Life has been super crazy lately, so I decided to hop on this week and feature one of my colleagues and the great things she is doing in her room- especially her anchor chart ideas! Holly and I have worked together for the past four years. We started out in third grade together and have now taught in second for the past three years.
Holly and I have always joked about going into business together- I’d be the organizer and she’d be the decorator. She loves to create a warm and welcoming environment in her room…I mean just look at how cozy this couch is!
She also does an amazing job of making anchor charts. I walk by her room a dozen times a day and I always peek in her room. There have been many a day when I walk by and see an anchor chart she has up in display and then I think “oh duh…I should have totally made an anchor chart for this lesson” and I run back into my room and whip up a chart real quick.
Side story: I have this very vivid memory of being in this undergrad class that I thought was pointless (I can’t remember what class it was)… Anyways, I had to present some project on something and I remember I kept hearing this elusive term “anchor chart” but had no idea what it was…I had speculation that it was a chart that went up on the wall but why an “anchor” chart??? Anyways, I BSed my way through this presentation talking about anchor charts with really no idea of what they exactly were.
So any of you college people reading this that don’t know what an anchor chart is…it’s a chart you make with your students when teaching a lesson to “anchor” their learning.Â
Holly, like me, is a part of the Dual Language Program so we teach Math and ELA two times a day…which means that we usually have two anchor charts for each lesson. But Holly does a really good job of making her anchor charts reusable. She even will save some of them from year to year.
Anchor Chart Ideas
This post may contain affiliate links. You can read our disclosure policy here.
As I’ve talked about on the blog plenty of times before, our campus has been trained by Debbie Diller for the past three years, so a lot of Holly’s anchor charts come from Debbie’s book, Growing Independent Learners.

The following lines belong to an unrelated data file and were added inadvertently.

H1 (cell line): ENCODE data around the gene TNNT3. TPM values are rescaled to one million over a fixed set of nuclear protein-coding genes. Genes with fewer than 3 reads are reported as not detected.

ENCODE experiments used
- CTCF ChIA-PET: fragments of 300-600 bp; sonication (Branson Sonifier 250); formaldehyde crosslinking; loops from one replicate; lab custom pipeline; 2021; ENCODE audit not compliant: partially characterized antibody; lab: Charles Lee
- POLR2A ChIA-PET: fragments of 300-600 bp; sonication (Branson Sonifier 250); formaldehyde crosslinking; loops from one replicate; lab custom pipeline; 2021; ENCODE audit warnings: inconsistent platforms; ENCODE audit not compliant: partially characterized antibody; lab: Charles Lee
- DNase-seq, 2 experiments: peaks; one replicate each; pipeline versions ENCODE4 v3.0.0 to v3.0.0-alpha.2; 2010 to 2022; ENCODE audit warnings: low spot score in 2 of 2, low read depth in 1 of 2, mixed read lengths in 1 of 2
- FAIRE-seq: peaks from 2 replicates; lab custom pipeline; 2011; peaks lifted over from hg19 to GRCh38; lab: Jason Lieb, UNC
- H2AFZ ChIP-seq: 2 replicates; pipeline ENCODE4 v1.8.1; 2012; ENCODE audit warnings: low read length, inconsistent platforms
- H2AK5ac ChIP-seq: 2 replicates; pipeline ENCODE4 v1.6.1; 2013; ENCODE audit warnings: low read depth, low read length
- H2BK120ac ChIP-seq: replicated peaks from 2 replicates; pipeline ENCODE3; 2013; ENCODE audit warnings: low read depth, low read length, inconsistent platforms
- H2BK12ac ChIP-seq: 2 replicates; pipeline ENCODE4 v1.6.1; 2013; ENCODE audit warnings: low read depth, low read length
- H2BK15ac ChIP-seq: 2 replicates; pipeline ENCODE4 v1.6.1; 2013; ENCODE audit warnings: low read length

This is the most recent chart I have copied from Holly. Simple, to the point, and shows multiple (HAH! See what I did there?!?) strategies for students to use.
Holly did this anchor chart at the beginning of the yearÂ and it has stayed up all year. It is a great way to review nouns, verbs, and adjectives (not pictured) at the beginning of second grade. The kids drew a picture of a noun or verb and then wrote a sentence using the appropriate noun or verb.
Small Moment writing- This is a favorite for our second grade team. The idea is to think of “watermelon stories.” Big things that have happened like a trip, a holiday, or a birthday. Then you find one “seed” or “small moment” within that big item and write specifically about that. It helps narrow down the focus of the story and allow opportunity for more detail.
(I did this one with my kids a little later in the year so it was fall time. We did “pumpkin stories” since pumpkins were all around us!)
Holly introduced me to the wonder that is Amy Lemons! This is an anchor chart from Amy’s time unit and it does a GREAT job of depicting how AM and PM work because AM doesn’t always mean “morning” and PM doesn’t always mean “night.”
This is a great example of how Holly creates one anchor chart that can be used over and over. I love how she uses sticky notes for each of her classes and thenÂ makes new stickys with her next class.
Here is another DD anchor chart on informational text. It does a great job of helping to identify the main idea and details.
Also, this is amazing and I NEED this in my life!
The most important thing to making an anchor chart is allowing the kids to make it with you. I often create the outline of the anchor chart beforehand but leave blanks for kids to help me create the chart. I know where I want the anchor chart to end up but I guide the kids into helping me get there!
I recently read this article about anchor charts vs posters and I thought it was ver enlightening!
Also, here is how Holly stores her anchor charts. She laminates ones she wants to keep from year to year, wraps them up and puts a paperclip with a label on them to help her identify which chart is which.
This summer I’ll be offering an online ecourse on classroom organization and management! It will be 4 weeks (during July) with weekly online meetups where I share tips about classroom management and organization AND answer YOUR questions! Interested? I’d love to have you join us! Click the box below to sign up for more info.
As always, feel free to contact me with questions and support for your classroom organization needs!
Until next time,